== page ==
Country Belarus
Year 2008
Type of Measure Research and statistical data > Other research and statistical data
Form of Violence Domestic violence/Intimate partner violence

Brief Description

In the context of implementing the National Action Plan for achieving gender equality in 2008-2010, and the joint National Informational Campaign for preventing domestic violence, the Centre of Sociological and Political Research of the Belarusian State University, in cooperation with the United Nations Representative in the Republic of Belarus, conducted a research study in September-November 2008 to assess the situation of domestic violence in the Republic of Belarus.

The goal of this study was to determine the scope, conditions, and causes of the prevalence of aggressive behavior of men and women with regard to their partners.

The information was collected by means of a questionnaire.  In the course of the research study, 488 men and 512 women were questioned, with ages ranging from 18 to 60, who had experience of family life in officially registered or civil marriages.  For the research study, a multi-stage combined selection was made: the combination of the quota method with route selection.  Such a combination provided effective results in studying the opinions of pre-selected groups of the population, in this case men and women of age 18-60.  Following the assigned route stands in the way of a subjective selection of respondents, which is characteristic of quota methods.  Among the signs that were quoted were gender, age, and place of residence (type of village, size of municipal settlement) of the respondents.  The size of the total selected is proportional to the numerical size of the population according to the territory of the Republic of Belarus. 

The two main themes of the survey were the extent of domestic violence and the identification of situations involving domestic violence.


  • According to the research results, four out of five women in Belarus aged 18 to 60 are subject to psychological violence in the family, one in four (with varying degrees of frequency) are subject to physical violence, 22.4% of women experience economic violence, and 13.1% experience sexual violence from their husband or permanent partner. Almost one in ten women (8%) underwent physical and sexual violence at home, and one in ten women (9.5%) was subjected to physical violence by her husband/partner during pregnancy. Having experienced physical and sexual violence, only 6% of men and 46.8% of women sought assistance. This includes not only the professional assistance of a psychologist, social service worker, law enforcement agency or health-care provider, but also requests for support and advice from friends, relatives and neighbors. 40% of the women who experienced sexual or physical violence had to leave their homes, attempting to avoid or escape from violence.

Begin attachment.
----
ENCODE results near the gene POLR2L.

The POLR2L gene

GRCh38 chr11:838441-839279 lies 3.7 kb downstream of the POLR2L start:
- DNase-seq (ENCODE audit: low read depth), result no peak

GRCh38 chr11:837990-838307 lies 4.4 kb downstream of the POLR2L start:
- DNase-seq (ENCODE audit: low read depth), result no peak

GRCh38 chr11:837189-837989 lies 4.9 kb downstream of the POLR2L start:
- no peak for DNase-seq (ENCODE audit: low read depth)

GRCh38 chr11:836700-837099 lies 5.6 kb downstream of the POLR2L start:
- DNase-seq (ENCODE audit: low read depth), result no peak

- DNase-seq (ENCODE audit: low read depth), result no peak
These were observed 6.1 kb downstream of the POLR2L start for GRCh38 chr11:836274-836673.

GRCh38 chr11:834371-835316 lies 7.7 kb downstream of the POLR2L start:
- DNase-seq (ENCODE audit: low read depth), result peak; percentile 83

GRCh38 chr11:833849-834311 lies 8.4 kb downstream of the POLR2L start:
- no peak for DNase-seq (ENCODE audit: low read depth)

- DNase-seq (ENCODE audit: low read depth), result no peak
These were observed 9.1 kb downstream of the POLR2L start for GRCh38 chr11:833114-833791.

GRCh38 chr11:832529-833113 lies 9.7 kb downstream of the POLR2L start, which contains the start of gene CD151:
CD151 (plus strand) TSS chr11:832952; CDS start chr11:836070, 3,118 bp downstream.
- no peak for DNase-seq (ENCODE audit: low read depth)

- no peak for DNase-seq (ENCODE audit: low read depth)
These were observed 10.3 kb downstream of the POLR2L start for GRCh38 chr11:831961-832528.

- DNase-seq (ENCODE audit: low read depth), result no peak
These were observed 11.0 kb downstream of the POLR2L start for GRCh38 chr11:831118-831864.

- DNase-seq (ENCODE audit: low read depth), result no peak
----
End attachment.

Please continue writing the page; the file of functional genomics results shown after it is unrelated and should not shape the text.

• Violence against men: 22.1% of the male respondents admitted that they had been subjected at least once to physical violence by their wife or permanent partner, 12.5% had experienced economic violence, and 5.7% had experienced sexual violence. According to the survey results, 79.7% of men had been subjected to one or another form of psychological violence to some degree.


  • Research results indicate that 3.6% of men and 10.3% of women who had suffered from violence were forced to seek assistance in medical institutions. Owing to the violence that they had undergone, 2.4% of men and 9.5% of women temporarily lost the ability to work. Of that group, all the men and only half of the women informed the personnel of medical institutions of the reason for the injury, trauma or the mutilation that they had received.


  • Income level was seen to have a significant influence with regards acts of violence against men and women. With a higher economic level, the incidence of various forms of violence against both men and women decreases. Thus, one in three low-income women stated that they had been subjected to beatings, against only 5% among the women with higher income. In the low-income group, 76.5% of men and 75.9% of women mentioned having experienced verbal insults, while among the higher-income group, this form of violence also existed, but to a significantly lesser extent - 54.7% of men and 60.5% of women were subjected to abusive language and swearing.


  • The survey results also indicated that young women from 18 to 29 years of age were subjected to physical or sexual violence two times less often than the older women and were less frequently denied money or forbidden to work or study. Women of all ages were equally subjected to verbal forms of aggression. The highest level of victimization was found among women aged 30 to 39.